Moisei Uritsky

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Moisei Solomonovich Uritsky
Моисей Соломонович Урицкий
Моисей Урицкий.jpg
Moisei Solomonovich Uritsky
Chief of Cheka of Petrograd city
In office
March 10, 1918 – August 30, 1918
Preceded byposition created
People's Commissar of the North Commune
Personal details
Born(1873-01-14)January 14, 1873
Kiev Governorate, Russian Empire
DiedAugust 30, 1918(1918-08-30) (aged 45)
Petrograd, Russian SFSR
Political partyBolshevik
Alma materUniversity of Kiev (1897)
Occupationchekist, political activist, and statesman

Moisei Solomonovich Uritsky (Russian: Моисей Соломонович Урицкий; (1873-01-14)January 14, 1873–(1918-08-30)August 30, 1918) was a Bolshevik revolutionary leader in Russia. After the October Revolution, he was Chief of Cheka of Petrograd City. Uritsky was assassinated by Leonid Kannegisser, a military cadet, who was executed shortly afterwards.

Family[edit]

Moisei Uritsky student at Bila Tserkva gymnasium circa 1883

Uritsky was born in the city of Cherkasy, Kiev Governorate, to a Jewish Litvak [Lithuanian] family. His father, a merchant, died when Moisei was little and his mother raised her son by herself. He attended the Bila Tserkva Gymnasium, supporting himself through teaching and became an active social democrat.[1]

Early political career[edit]

Moisei studied law at the University of Kiev. During his studies he joined the Russian Social Democratic Labour Party and organized an underground network for importing and distributing political literature. In 1897 he was arrested and exiled for running an illegal mimeograph press. Becoming involved in the revolutionary movement, he participated in the revolutionary Jewish Bund. In 1903, he became a Menshevik. His activities in Petersburg during the 1905 revolution earned him a second term of exile. Along with Alexander Parvus he was active in dispatching revolutionary agents to infiltrate the Tsarist security apparatus.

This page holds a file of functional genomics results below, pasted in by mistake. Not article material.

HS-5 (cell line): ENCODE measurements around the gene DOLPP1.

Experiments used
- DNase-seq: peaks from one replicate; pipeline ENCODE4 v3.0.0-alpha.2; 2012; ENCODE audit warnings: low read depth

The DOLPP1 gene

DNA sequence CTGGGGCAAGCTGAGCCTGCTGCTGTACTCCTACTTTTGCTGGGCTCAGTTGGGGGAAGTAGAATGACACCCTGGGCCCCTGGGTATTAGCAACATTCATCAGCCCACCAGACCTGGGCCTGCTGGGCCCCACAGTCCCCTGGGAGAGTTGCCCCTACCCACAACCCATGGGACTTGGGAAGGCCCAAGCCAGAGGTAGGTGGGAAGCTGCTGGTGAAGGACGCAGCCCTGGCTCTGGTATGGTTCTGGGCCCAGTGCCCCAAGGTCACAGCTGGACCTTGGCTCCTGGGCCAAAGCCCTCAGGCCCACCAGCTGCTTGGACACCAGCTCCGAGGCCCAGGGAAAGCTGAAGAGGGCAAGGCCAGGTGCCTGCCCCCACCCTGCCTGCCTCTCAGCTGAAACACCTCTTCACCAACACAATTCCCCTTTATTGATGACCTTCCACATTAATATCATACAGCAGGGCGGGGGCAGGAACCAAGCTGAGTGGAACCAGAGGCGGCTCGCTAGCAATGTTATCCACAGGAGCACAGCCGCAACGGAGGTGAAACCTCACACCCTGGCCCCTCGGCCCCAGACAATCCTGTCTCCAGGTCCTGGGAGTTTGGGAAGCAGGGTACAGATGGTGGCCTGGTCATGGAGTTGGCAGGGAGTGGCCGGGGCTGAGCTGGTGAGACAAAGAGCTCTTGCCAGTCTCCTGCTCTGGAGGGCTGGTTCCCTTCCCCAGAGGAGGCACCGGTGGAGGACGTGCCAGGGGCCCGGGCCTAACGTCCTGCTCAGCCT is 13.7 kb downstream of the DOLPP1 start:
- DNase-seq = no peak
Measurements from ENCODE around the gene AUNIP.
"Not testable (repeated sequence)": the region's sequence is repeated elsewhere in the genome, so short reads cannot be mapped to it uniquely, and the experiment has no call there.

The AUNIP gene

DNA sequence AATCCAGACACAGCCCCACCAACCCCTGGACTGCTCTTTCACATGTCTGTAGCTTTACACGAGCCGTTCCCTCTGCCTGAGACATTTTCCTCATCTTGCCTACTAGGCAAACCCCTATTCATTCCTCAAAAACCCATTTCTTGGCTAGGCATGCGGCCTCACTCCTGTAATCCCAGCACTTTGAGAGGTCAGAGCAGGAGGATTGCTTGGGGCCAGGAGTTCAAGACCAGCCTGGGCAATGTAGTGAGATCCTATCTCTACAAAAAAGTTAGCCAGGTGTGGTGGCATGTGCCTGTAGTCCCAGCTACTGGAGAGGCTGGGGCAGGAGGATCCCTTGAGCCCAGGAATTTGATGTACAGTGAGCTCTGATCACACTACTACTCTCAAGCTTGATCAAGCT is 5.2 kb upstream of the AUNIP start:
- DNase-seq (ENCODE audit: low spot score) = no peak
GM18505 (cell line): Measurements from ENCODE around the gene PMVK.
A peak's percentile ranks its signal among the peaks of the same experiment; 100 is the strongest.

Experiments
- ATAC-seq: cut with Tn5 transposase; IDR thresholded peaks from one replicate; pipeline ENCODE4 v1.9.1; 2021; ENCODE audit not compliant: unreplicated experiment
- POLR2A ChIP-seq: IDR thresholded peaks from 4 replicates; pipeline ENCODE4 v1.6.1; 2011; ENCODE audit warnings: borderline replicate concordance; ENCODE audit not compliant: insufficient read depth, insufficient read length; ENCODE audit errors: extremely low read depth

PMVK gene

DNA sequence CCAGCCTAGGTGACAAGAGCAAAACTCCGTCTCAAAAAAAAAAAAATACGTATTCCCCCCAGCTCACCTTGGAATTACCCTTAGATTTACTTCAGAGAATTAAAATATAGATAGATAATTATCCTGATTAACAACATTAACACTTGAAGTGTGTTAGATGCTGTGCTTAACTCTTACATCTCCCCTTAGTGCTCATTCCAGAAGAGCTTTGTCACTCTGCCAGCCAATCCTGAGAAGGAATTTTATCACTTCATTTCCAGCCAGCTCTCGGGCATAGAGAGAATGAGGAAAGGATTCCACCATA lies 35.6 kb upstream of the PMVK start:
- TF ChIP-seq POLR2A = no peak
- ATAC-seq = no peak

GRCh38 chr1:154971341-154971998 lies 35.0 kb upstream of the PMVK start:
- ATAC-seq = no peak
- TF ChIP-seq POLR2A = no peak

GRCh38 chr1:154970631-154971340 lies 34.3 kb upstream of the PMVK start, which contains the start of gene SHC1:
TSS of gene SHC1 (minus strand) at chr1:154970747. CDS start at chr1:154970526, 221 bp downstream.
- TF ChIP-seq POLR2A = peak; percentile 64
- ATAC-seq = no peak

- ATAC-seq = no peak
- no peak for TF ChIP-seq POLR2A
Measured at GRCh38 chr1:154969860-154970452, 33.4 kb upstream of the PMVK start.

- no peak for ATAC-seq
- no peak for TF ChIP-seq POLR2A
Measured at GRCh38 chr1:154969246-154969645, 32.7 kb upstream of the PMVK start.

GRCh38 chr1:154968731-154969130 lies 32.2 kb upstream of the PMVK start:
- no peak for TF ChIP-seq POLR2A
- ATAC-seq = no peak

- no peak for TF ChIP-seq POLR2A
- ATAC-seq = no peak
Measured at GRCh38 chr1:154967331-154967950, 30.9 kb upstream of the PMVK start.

Russian Revolution[edit]

In 1914 he emigrated to France and contributed to the Party newspaper Our Word. Back in Russia in 1917 Uritsky became a member of the Mezhraiontsy group. A few months before the October Revolution of 1917, he joined the Bolsheviks and was elected to their Central Committee in July 1917. Uritsky played a leading part in the Bolsheviks' armed take-over in October and later was made head of the Petrograd Cheka. In this position Uritsky coordinated the pursuit and prosecution of members of the nobility, military officers and ranking Russian Orthodox Church clerics who opposed the Bolsheviks.

Moisei Uritsky internal exile Arkhangelsk Governorate circa 1906

Because Uritsky was against the Treaty of Brest-Litovsk, he resigned his post in 1918, like Bukharin, Bubnov, Piatakov, Dzherzhinsky and Smirnov. On March 4, 1918, the Petrograd committee published the first number of the journal Kommunist, the public organ of the "left communist" opposition, as directed by Radek and Uritsky. The Extraordinary Seventh Congress of the Bolshevik party, which was held between March 6 and 8, 1918, rejected the Theses on the Present Situation that was submitted as a resolution by the "Left Communists". The "Left Communists" Lomov and Uritsky, who were elected to the Central Committee, stated at the Congress that they would not work in the Central Committee, and did not begin work there for several months in spite of insistent demands from the Central Committee.

On May 25, 1918, with the Revolt of the Czechoslovak Legion, the Russian Civil War began and Uritsky resumed his position on the Central Committee.

Assassination[edit]

Leonid Kannegisser, a young military cadet of the Imperial Russian Army, assassinated Uritsky on August 30, 1918, outside the Petrograd Cheka headquarters in retaliation for the execution of his friend and other officers.[2] Following this event, along with the assassination attempt on Lenin by Fanny Kaplan also on August 30, the Bolsheviks began a wave of persecution known as the Red Terror. Palace Square in Petrograd was known as Uritsky Square from 1918 to 1944.

References[edit]

  1. ^ Haupt, Georges & Marie, Jean-Jacques (1974), Makers of the Russian revolution, London: George Allen & Unwin, p. 415, ISBN 9780801408090
  2. ^ Melgunov, S.P. Red Terror in Russia (in Russian)